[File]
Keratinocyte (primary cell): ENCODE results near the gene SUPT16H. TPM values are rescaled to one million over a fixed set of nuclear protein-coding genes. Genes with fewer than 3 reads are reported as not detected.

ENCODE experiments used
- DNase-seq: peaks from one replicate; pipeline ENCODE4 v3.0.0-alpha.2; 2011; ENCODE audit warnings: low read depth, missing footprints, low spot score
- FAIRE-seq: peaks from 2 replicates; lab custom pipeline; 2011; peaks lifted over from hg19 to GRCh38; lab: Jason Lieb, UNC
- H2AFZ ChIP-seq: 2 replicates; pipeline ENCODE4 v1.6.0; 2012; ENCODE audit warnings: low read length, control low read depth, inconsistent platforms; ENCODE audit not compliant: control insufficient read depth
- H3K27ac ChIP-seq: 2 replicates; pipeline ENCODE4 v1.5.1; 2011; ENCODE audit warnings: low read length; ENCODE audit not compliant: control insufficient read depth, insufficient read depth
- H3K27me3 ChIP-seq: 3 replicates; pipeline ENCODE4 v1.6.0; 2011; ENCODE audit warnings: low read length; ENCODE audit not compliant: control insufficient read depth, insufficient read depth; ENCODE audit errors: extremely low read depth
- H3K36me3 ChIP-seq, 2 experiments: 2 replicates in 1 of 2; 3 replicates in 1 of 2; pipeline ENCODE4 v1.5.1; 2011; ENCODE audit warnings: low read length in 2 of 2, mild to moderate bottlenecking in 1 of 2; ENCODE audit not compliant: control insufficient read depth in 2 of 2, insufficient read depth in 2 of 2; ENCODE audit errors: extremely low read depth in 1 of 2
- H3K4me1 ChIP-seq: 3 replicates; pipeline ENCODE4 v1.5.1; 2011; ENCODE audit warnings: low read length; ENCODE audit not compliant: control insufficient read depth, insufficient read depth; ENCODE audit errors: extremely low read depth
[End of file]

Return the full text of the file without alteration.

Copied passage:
Keratinocyte (primary cell): ENCODE results near the gene SUPT16H. TPM values are rescaled to one million over a fixed set of nuclear protein-coding genes. Genes with fewer than 3 reads are reported as not detected.

ENCODE experiments used
- DNase-seq: peaks from one replicate; pipeline ENCODE4 v3.0.0-alpha.2; 2011; ENCODE audit warnings: low read depth, missing footprints, low spot score
- FAIRE-seq: peaks from 2 replicates; lab custom pipeline; 2011; peaks lifted over from hg19 to GRCh38; lab: Jason Lieb, UNC
- H2AFZ ChIP-seq: 2 replicates; pipeline ENCODE4 v1.6.0; 2012; ENCODE audit warnings: low read length, control low read depth, inconsistent platforms; ENCODE audit not compliant: control insufficient read depth
- H3K27ac ChIP-seq: 2 replicates; pipeline ENCODE4 v1.5.1; 2011; ENCODE audit warnings: low read length; ENCODE audit not compliant: control insufficient read depth, insufficient read depth
- H3K27me3 ChIP-seq: 3 replicates; pipeline ENCODE4 v1.6.0; 2011; ENCODE audit warnings: low read length; ENCODE audit not compliant: control insufficient read depth, insufficient read depth; ENCODE audit errors: extremely low read depth
- H3K36me3 ChIP-seq, 2 experiments: 2 replicates in 1 of 2; 3 replicates in 1 of 2; pipeline ENCODE4 v1.5.1; 2011; ENCODE audit warnings: low read length in 2 of 2, mild to moderate bottlenecking in 1 of 2; ENCODE audit not compliant: control insufficient read depth in 2 of 2, insufficient read depth in 2 of 2; ENCODE audit errors: extremely low read depth in 1 of 2
- H3K4me1 ChIP-seq: 3 replicates; pipeline ENCODE4 v1.5.1; 2011; ENCODE audit warnings: low read length; ENCODE audit not compliant: control insufficient read depth, insufficient read depth; ENCODE audit errors: extremely low read depth